The summer months are a busy time in the fleet industry. There are many fleet meetings and new-model introductions, which provide me with an opportunity to talk "fleet" with a wide variety of fleet managers. Two issues on the minds of many fleet managers are the unbelievably long order-to-delivery (OTD) times for medium- and heavy-duty trucks and the sharp increase in the cost of steel, which has increased upfitting costs across the board.
Strong Truck Demand Creates Long OTD
Demand for medium- and heavy-duty trucks is up 40 percent this year, according to Standard & Poor’s, which has prompted manufacturers to substantially boost output for the first time since the late 1990s. Ford plans to increase commercial truck production by 30 percent during the second half of the year. A second shift will begin producing TopKicks and Kodiaks in September at GM’s Flint Truck Assembly. Freightliner has added a third production shift at its Cleveland, N.C., assembly plant and another 100 jobs at a chassis and cab parts factory in Gastonia, N.C.
One example of the strong demand for work trucks is U-Haul International, which has added 5,000 10-foot GMC moving trucks to its fleet in the past year. According to U-Haul, it is witnessing an increase in moving activity all across the country, which it says is a strong indicator that the economy is improving. In addition, the average age of commercial trucks on the road is 5.9 years now — a 10-year high, which is triggering a strong replacement market. In other cases, some fleets are accelerating truck acquisition timetables so that they occur before the more stringent federal emission regulations covering diesel engines take effect in 2007.
The drawback for fleets, especially those predominately comprised of trucks, is that order-to-delivery times for medium-duty and heavy-duty trucks are starting to take 9-10 months. One fleet manager told me that he had cut a P.O. for his ordered trucks in November 2003 but was told he would not receive the trucks until mid-summer. Not only is there a shortage of medium-duty and heavy-duty trucks in the market, there is likewise a short supply of truck trailers.
Escalating Cost of Steel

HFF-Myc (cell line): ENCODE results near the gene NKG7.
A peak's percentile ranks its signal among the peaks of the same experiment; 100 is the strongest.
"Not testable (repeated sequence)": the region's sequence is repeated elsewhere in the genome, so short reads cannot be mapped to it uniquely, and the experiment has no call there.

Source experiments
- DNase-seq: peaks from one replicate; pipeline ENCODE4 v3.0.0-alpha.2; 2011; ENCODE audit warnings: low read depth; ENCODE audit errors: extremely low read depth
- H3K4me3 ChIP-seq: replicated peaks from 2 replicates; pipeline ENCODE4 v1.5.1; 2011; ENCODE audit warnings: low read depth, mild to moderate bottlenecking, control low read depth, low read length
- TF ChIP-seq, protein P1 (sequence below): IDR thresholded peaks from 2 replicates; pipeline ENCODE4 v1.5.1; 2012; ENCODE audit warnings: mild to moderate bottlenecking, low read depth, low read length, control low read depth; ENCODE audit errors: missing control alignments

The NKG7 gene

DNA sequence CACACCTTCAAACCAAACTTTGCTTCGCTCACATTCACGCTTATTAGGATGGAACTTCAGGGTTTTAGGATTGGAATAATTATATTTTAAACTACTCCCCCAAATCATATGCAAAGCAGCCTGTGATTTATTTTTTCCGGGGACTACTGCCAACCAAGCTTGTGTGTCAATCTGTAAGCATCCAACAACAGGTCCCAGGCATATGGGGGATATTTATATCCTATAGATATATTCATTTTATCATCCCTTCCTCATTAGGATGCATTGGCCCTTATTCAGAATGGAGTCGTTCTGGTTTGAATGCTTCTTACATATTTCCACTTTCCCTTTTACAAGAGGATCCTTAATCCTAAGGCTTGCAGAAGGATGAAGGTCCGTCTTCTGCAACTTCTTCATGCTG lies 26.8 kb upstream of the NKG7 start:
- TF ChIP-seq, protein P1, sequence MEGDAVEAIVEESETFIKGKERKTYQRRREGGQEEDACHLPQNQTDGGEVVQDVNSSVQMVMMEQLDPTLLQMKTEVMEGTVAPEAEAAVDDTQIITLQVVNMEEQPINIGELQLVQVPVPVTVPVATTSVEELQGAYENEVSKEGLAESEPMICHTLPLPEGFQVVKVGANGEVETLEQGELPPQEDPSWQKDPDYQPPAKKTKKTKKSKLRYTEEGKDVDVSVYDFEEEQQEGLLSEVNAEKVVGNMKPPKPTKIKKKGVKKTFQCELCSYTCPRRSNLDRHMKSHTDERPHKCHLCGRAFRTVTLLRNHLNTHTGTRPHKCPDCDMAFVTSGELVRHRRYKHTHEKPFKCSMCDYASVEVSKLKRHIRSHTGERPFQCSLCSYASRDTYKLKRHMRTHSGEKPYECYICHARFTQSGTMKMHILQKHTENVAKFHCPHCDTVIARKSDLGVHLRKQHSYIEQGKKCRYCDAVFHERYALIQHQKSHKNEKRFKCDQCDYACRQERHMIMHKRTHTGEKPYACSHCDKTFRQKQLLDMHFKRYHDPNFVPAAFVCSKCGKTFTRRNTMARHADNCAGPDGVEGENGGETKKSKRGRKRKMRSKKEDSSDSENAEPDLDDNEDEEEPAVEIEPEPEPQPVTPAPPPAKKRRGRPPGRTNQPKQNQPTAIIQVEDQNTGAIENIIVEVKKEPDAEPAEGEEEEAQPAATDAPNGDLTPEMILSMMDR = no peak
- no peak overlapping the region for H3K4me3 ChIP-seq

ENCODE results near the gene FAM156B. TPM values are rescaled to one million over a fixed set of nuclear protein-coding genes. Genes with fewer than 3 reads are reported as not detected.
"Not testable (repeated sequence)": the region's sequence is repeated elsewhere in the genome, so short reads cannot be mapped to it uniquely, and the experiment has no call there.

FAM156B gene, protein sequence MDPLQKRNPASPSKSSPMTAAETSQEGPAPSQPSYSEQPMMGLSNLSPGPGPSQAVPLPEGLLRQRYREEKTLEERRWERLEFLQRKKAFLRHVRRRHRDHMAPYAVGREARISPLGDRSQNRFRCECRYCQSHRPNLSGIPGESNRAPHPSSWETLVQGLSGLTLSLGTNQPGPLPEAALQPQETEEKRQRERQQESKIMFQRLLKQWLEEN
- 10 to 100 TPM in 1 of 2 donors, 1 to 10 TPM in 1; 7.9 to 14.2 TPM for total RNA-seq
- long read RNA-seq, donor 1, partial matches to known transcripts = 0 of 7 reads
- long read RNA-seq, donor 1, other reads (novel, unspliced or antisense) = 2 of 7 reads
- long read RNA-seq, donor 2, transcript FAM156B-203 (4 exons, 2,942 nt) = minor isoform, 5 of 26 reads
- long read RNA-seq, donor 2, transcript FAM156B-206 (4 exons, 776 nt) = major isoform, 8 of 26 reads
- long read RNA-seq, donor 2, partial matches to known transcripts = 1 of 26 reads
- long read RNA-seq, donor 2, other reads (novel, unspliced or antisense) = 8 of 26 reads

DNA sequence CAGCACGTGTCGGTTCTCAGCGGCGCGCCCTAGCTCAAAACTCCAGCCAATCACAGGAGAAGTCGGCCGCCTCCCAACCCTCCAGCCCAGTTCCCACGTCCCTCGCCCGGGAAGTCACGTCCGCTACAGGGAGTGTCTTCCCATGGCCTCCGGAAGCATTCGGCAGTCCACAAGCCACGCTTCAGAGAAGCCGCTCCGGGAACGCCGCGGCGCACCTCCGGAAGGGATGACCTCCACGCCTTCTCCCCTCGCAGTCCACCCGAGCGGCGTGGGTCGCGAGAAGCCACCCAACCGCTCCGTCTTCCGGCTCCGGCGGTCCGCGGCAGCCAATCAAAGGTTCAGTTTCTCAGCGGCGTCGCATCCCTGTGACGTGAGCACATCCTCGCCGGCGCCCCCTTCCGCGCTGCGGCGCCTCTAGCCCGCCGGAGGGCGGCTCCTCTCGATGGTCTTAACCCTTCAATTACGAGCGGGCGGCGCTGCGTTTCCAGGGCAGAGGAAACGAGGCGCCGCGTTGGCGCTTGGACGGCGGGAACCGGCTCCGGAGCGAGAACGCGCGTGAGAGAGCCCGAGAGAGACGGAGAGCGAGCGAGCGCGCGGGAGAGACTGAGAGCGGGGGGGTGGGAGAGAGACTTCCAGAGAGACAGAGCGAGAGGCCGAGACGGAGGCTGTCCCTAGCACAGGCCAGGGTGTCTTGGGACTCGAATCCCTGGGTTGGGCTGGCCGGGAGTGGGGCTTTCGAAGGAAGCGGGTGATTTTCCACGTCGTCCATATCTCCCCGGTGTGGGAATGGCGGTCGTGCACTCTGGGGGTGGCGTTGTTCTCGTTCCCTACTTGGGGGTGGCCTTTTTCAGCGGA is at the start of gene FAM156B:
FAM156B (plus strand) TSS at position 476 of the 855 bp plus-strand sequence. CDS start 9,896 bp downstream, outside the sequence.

The high cost of steel, like the high cost of fuel, is starting to make a financial impact on fleets, such as increased costs for truck bodies, trailers, liftgates, and other upfit equipment. The price of steel is cyclical; however, in this cycle, the price of steel has increased sharply from $400 a ton to as high as $800 a ton. (By way of context, it takes about a ton-and-a-half of steel to build a car.) What has kept steel prices high so far this year has been resurgence in capital spending, a low inventory of steel as a result of the massive global consolidation of steel producers, and the emergence of China as a huge steel importer, which has created an enormous demand that barely existed in previous cycles.
A June 2004 survey by Purchasing Magazine revealed that 72 percent of steel buyers polled expected steel prices to remain ele-vated through the third quarter. From the fleet perspective, upfit-ters are increasing equipment costs to compensate for their higher cost of steel. For instance, on Aug. 2, Utilimaster Corp. in Waka-rusa, Ind., raised the prices on all of its truck body and walk-in van product lines. “Escalating costs of raw materials – aluminum, steel, wood, and petroleum based products – require price in-creases in our product lines ranging between 6 and 8 percent,” said Utilimaster’s VP of Sales and Marketing Kevin Page.
Similarly, Supreme Industries, a manufacturer of specialized truck bodies headquartered in Goshen, Ind. has implemented an aggregate 11-percent price increase during the first seven months of 2004 to mitigate the escalating cost of steel, aluminum, and wood. “Since the cost of the major commodities used in our prod-ucts have not yet stabilized, we implemented an additional 5-percent price increase in July,” said Omer Kropf, president of Supreme Corp. Earlier, Supreme had raised prices 1 percent in March and 6 percent in early April.
The significant shortage of raw materials is also impacting Class 3-6 truck production. “The raw material shortage for both production parts and replacement parts to a certain extent is holding back the output of many manufacturers,” said Rainer Schmueckle, president and CEO of Freightliner LLC. “As the world economy starts to align and countries like China provide a significant strain on raw materials, we may struggle even more to reach the (truck) output in 2006, (meaning) the reductions in 2007 could be even graver than what we saw in 2002-2003.”
Let me know how these issues are impacting you.